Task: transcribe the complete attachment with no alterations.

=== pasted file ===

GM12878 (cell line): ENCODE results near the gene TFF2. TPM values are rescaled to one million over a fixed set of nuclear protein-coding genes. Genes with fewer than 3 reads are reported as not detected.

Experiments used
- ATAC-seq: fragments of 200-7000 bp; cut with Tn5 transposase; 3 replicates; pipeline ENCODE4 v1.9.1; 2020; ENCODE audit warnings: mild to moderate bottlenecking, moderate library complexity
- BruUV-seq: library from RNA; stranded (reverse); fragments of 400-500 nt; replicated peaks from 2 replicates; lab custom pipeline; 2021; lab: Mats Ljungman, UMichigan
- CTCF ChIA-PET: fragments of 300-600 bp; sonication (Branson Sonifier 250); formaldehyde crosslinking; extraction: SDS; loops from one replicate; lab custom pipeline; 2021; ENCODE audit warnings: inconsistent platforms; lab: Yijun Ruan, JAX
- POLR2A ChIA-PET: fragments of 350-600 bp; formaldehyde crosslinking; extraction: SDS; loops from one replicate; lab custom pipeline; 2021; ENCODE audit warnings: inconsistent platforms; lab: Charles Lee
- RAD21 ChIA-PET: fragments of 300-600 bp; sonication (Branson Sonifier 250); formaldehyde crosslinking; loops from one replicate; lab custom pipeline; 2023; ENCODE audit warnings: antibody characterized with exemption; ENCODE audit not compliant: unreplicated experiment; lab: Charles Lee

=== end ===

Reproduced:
GM12878 (cell line): ENCODE results near the gene TFF2. TPM values are rescaled to one million over a fixed set of nuclear protein-coding genes. Genes with fewer than 3 reads are reported as not detected.

Experiments used
- ATAC-seq: fragments of 200-7000 bp; cut with Tn5 transposase; 3 replicates; pipeline ENCODE4 v1.9.1; 2020; ENCODE audit warnings: mild to moderate bottlenecking, moderate library complexity
- BruUV-seq: library from RNA; stranded (reverse); fragments of 400-500 nt; replicated peaks from 2 replicates; lab custom pipeline; 2021; lab: Mats Ljungman, UMichigan
- CTCF ChIA-PET: fragments of 300-600 bp; sonication (Branson Sonifier 250); formaldehyde crosslinking; extraction: SDS; loops from one replicate; lab custom pipeline; 2021; ENCODE audit warnings: inconsistent platforms; lab: Yijun Ruan, JAX
- POLR2A ChIA-PET: fragments of 350-600 bp; formaldehyde crosslinking; extraction: SDS; loops from one replicate; lab custom pipeline; 2021; ENCODE audit warnings: inconsistent platforms; lab: Charles Lee
- RAD21 ChIA-PET: fragments of 300-600 bp; sonication (Branson Sonifier 250); formaldehyde crosslinking; loops from one replicate; lab custom pipeline; 2023; ENCODE audit warnings: antibody characterized with exemption; ENCODE audit not compliant: unreplicated experiment; lab: Charles Lee